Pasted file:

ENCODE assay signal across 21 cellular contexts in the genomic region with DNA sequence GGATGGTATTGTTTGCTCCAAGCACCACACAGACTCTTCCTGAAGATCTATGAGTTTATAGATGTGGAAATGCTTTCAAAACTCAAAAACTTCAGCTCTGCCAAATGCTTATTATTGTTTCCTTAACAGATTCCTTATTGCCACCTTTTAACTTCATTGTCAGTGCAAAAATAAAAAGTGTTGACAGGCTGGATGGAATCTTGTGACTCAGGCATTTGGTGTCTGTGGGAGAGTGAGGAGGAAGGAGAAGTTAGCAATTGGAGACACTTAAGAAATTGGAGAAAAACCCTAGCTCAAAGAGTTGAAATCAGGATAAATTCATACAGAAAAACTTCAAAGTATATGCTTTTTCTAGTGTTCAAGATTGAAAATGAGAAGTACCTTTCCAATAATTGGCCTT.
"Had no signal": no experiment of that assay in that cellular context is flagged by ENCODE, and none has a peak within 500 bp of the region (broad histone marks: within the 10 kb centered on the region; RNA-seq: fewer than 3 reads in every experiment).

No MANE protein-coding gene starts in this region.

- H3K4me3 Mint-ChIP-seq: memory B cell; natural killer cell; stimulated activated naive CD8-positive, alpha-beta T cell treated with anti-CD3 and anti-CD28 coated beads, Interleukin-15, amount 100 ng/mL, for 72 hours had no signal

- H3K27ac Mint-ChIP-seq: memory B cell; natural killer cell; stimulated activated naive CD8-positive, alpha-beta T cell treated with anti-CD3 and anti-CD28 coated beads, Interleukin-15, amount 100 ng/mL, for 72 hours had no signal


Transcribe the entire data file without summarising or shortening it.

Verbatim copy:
ENCODE assay signal across 21 cellular contexts in the genomic region with DNA sequence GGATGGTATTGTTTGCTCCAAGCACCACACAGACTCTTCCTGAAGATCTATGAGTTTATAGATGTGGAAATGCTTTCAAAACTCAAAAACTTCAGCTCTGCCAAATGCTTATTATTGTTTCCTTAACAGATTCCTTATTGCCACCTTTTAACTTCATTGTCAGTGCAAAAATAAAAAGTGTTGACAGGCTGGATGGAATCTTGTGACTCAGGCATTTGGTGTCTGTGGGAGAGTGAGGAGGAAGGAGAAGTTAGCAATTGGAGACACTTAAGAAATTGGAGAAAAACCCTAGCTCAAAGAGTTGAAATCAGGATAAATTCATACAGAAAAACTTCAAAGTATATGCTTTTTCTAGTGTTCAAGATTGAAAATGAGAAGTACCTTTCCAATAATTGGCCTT.
"Had no signal": no experiment of that assay in that cellular context is flagged by ENCODE, and none has a peak within 500 bp of the region (broad histone marks: within the 10 kb centered on the region; RNA-seq: fewer than 3 reads in every experiment).

No MANE protein-coding gene starts in this region.

- H3K4me3 Mint-ChIP-seq: memory B cell; natural killer cell; stimulated activated naive CD8-positive, alpha-beta T cell treated with anti-CD3 and anti-CD28 coated beads, Interleukin-15, amount 100 ng/mL, for 72 hours had no signal

- H3K27ac Mint-ChIP-seq: memory B cell; natural killer cell; stimulated activated naive CD8-positive, alpha-beta T cell treated with anti-CD3 and anti-CD28 coated beads, Interleukin-15, amount 100 ng/mL, for 72 hours had no signal